BUT Diana is alone in her grave on the island at Althorp and her old rival, Camilla, now Duchess of Cornwall, will be in the front pew at her son's marriage.

Even today, the palace dare not give the former Mrs Parker Bowles her correct title of Princess of Wales, lest Diana's ghost once again provoke that combustible mixture of sorrow and vengefulness that shook the monarchy and caused an irreversible shift in what it meant to be British.

"The Windsors would be glad if Diana's name was never mentioned again," admits one member of the royal circle. "Diana nearly destroyed them, is how they see it. They're relieved she's out of the way."

Her sons take a very different view. At the memorial service 10 years after Diana's life was cut short, Harry paid tribute to "quite simply the best mother in the world".

He and William think of her every single day, Harry said, adding: "We miss her. She kissed us last thing at night. Her beaming smile greeted us from school. She encouraged us when we were nervous or unsure.

"To lose a parent so suddenly at such a young age is indescribably shocking and sad."

The loss of Diana was to define the kind of man William would become, and the kind of king he might be.

"You can't understand William unless you know that he believes his mother was hounded to her death," says one of the prince's circle.

His hatred of the media and his protectiveness, which friends say is William's dominant, driving characteristic, both spring from Diana's pointless death.

Kate was humiliatingly dubbed 'Waity Katie' as her boyfriend from St Andrew's took the best part of a decade to pop the question.

It was not lack of love for her that held him back, however, but fear.

"Part of the reason he delayed so long in marrying her was being sure she's going to be able to cope with it and that marrying her won't ruin her life," says a friend.

Kate has clearly been thinking a lot about Diana, too. Friends say she is very maternal towards William -- anticipating his moods and his needs, even running a bath for him when he comes home to their Anglesey cottage after a hard day at RAF Valley.

Although she can never replace his mother, besides Harry she is the only living person who truly understands him.

Even before Diana's death, William was a damaged young man, a casualty in the War of the Waleses. Sordid details of his parents' relationship, splashed over the front pages, brought teasing at school.

Back home in Kensington Palace, his increasingly volatile mother used her elder son as a shoulder to cry on.

William is my "soulmate", declared Diana. Too much sharing for a teenage boy, who was devoted to his mother, but also keenly loyal to the father he saw shamed in that 'Panorama' interview.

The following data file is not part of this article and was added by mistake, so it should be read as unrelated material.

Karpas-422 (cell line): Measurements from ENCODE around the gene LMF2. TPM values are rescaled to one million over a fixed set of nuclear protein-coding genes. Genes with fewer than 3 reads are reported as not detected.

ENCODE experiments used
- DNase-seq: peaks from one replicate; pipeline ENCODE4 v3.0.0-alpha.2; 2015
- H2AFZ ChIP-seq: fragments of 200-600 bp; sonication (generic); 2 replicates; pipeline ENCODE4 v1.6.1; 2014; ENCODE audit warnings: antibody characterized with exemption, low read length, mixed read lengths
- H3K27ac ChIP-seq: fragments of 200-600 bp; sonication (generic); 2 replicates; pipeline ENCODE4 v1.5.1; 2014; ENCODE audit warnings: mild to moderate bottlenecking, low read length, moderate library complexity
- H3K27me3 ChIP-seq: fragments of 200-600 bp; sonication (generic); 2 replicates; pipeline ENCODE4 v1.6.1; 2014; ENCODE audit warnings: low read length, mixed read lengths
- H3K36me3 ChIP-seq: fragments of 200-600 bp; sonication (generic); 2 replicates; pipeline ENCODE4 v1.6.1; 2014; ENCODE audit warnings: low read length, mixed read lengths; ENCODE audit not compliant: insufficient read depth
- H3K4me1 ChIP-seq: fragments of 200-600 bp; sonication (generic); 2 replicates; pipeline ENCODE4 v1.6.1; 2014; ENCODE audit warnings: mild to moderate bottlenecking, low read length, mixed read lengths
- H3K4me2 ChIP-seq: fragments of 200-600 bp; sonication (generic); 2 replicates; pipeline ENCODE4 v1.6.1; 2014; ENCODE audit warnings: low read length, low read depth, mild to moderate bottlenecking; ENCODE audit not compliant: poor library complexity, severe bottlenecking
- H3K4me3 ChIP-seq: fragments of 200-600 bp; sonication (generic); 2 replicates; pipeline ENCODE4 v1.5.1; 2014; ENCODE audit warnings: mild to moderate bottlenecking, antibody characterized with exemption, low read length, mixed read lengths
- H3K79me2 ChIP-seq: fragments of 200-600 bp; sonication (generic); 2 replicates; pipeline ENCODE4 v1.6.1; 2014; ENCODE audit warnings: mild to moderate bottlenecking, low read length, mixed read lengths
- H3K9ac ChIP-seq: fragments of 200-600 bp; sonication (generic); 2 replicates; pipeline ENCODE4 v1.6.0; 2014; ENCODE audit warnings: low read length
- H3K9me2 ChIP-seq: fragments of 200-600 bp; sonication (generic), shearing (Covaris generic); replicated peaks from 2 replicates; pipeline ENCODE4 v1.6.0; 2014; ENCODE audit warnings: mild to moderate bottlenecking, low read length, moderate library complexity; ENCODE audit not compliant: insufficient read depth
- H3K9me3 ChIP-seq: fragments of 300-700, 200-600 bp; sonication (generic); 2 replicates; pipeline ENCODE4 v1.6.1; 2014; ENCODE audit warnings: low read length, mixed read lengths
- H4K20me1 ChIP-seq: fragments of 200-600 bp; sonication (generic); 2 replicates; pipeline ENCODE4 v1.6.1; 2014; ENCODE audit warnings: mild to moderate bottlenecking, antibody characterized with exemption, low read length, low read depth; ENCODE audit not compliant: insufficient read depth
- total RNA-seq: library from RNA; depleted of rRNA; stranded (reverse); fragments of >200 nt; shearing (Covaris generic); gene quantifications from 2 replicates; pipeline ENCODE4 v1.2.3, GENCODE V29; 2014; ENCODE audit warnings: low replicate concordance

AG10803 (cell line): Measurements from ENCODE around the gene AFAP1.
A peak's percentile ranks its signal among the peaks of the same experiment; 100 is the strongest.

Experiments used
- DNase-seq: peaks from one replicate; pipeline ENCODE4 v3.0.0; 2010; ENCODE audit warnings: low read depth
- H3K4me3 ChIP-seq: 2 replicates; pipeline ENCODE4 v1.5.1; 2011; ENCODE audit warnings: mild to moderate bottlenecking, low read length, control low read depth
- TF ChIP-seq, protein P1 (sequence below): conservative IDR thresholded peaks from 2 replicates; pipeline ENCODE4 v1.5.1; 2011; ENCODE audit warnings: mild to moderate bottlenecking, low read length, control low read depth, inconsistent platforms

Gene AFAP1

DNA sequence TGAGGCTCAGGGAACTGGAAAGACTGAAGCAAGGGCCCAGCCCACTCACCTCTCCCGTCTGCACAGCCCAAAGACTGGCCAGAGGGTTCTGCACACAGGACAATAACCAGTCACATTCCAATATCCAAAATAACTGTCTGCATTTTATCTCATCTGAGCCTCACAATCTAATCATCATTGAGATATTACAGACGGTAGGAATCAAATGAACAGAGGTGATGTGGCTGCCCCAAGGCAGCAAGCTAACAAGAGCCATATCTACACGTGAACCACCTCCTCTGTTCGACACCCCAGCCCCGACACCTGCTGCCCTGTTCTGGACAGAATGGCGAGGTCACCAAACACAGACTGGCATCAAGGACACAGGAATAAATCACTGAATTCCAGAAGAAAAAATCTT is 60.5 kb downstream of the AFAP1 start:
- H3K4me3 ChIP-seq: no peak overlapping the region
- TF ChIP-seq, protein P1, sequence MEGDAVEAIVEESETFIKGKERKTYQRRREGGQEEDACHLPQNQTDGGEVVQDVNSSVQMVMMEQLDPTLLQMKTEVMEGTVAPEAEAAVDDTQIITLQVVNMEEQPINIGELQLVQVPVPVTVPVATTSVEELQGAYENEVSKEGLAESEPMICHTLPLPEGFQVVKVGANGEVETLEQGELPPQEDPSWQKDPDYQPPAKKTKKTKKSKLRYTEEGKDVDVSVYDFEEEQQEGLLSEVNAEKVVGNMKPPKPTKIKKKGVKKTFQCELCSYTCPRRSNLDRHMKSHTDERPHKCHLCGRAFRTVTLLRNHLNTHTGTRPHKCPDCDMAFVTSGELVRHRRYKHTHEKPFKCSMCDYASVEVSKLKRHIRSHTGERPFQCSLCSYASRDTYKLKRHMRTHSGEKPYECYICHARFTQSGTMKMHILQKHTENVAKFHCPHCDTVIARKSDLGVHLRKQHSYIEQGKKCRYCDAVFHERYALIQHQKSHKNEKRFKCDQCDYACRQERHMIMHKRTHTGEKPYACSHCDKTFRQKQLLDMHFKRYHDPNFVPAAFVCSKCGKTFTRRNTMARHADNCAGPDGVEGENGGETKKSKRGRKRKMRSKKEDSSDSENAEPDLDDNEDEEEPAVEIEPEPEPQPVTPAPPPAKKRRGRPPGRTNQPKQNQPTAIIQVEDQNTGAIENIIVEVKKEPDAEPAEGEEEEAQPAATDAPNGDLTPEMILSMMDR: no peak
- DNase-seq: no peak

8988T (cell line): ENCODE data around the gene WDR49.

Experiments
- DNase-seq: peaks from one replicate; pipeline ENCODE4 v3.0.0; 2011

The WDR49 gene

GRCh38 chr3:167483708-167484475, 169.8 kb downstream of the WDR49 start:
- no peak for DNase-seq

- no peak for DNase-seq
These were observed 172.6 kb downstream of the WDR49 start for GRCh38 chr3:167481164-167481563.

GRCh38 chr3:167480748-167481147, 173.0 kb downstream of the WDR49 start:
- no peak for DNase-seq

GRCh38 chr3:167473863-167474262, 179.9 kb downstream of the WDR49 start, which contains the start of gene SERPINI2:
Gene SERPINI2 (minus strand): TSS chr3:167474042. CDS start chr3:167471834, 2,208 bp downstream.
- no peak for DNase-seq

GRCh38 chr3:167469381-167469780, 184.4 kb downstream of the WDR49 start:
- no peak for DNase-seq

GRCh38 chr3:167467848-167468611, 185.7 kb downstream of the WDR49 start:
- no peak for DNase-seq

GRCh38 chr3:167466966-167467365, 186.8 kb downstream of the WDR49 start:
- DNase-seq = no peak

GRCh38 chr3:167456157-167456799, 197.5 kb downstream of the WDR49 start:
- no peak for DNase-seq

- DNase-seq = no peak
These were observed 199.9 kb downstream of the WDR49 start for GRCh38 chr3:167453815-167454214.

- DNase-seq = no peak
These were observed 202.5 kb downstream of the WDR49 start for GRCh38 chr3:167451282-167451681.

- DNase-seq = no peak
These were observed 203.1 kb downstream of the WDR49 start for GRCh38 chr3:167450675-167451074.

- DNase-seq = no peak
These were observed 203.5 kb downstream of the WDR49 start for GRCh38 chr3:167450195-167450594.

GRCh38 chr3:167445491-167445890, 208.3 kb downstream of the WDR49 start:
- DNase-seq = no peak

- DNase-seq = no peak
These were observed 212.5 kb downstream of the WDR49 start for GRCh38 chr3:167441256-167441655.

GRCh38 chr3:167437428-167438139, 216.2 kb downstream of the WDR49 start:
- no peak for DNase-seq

"It was spectacularly awful for the kids," says a friend. "William does not want any more chaos and drama in his life."

In his engagement interview, when the prince said "lessons have been learnt from the past", it was to his mother's painful experience that he referred.

Thanks to the mother-in-law she will never know, Kate will not enter royal life as a bewildered ingenue, but as someone who has received media training and guidance.

Incredibly, before their engagement, Diana had only met Charles on 13 occasions, and the poor child called him 'Sir'. Kate and William, like nine out of 10 British couples, have lived together before marriage. They have survived two break-ups and already road-tested the relationship that is about to emerge into the merciless adoration of global celebrity.

Remember the Princess of Wales reflecting sadly on what joining the royal family meant for her.

"We were told when we got engaged that the media would go quietly and it didn't. And then when we were married they said it would go quietly and it didn't. And then it started to focus very much on me and I seemed to be on the front of a newspaper every single day, which is an isolating experience -- and the higher the media place you, the bigger is the drop."

Diana's son will never allow them to do to his wife what they did to his mother.

On Friday, it will be impossible to watch William without thinking of the last time we saw him follow that route.

A 15-year-old boy walking behind his mother's coffin, a journey of unfathomable sorrow made heavier still by public duty.

This time, he goes to meet another woman who loves him with all her heart and who, by sharing the loneliness of his position, will make him not lonely.

It will sadden him that Diana, who gave him life and taught him how to live, is not among the congregation to see the crowning of his and Kate's happiness.

But if he looks in the mirror, he will see that he is his own best memento of her. She is with him still. (© Daily Telegraph, London)

Irish Independent